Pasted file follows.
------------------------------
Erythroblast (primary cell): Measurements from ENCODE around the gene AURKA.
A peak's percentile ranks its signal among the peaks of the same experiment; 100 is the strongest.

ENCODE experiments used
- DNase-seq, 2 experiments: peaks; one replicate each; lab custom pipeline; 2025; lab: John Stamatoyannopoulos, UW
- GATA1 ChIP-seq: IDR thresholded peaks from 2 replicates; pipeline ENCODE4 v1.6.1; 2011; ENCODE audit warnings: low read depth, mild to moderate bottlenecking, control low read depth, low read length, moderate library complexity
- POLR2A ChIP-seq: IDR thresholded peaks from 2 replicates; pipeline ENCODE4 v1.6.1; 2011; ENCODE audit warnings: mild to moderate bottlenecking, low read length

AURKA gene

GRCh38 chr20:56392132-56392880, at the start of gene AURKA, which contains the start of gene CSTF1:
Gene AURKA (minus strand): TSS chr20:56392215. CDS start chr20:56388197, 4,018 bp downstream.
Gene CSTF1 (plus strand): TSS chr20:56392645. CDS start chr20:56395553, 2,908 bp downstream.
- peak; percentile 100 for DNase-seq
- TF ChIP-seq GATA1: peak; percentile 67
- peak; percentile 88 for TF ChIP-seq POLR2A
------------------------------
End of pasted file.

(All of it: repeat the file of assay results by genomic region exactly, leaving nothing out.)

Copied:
Erythroblast (primary cell): Measurements from ENCODE around the gene AURKA.
A peak's percentile ranks its signal among the peaks of the same experiment; 100 is the strongest.

ENCODE experiments used
- DNase-seq, 2 experiments: peaks; one replicate each; lab custom pipeline; 2025; lab: John Stamatoyannopoulos, UW
- GATA1 ChIP-seq: IDR thresholded peaks from 2 replicates; pipeline ENCODE4 v1.6.1; 2011; ENCODE audit warnings: low read depth, mild to moderate bottlenecking, control low read depth, low read length, moderate library complexity
- POLR2A ChIP-seq: IDR thresholded peaks from 2 replicates; pipeline ENCODE4 v1.6.1; 2011; ENCODE audit warnings: mild to moderate bottlenecking, low read length

AURKA gene

GRCh38 chr20:56392132-56392880, at the start of gene AURKA, which contains the start of gene CSTF1:
Gene AURKA (minus strand): TSS chr20:56392215. CDS start chr20:56388197, 4,018 bp downstream.
Gene CSTF1 (plus strand): TSS chr20:56392645. CDS start chr20:56395553, 2,908 bp downstream.
- peak; percentile 100 for DNase-seq
- TF ChIP-seq GATA1: peak; percentile 67
- peak; percentile 88 for TF ChIP-seq POLR2A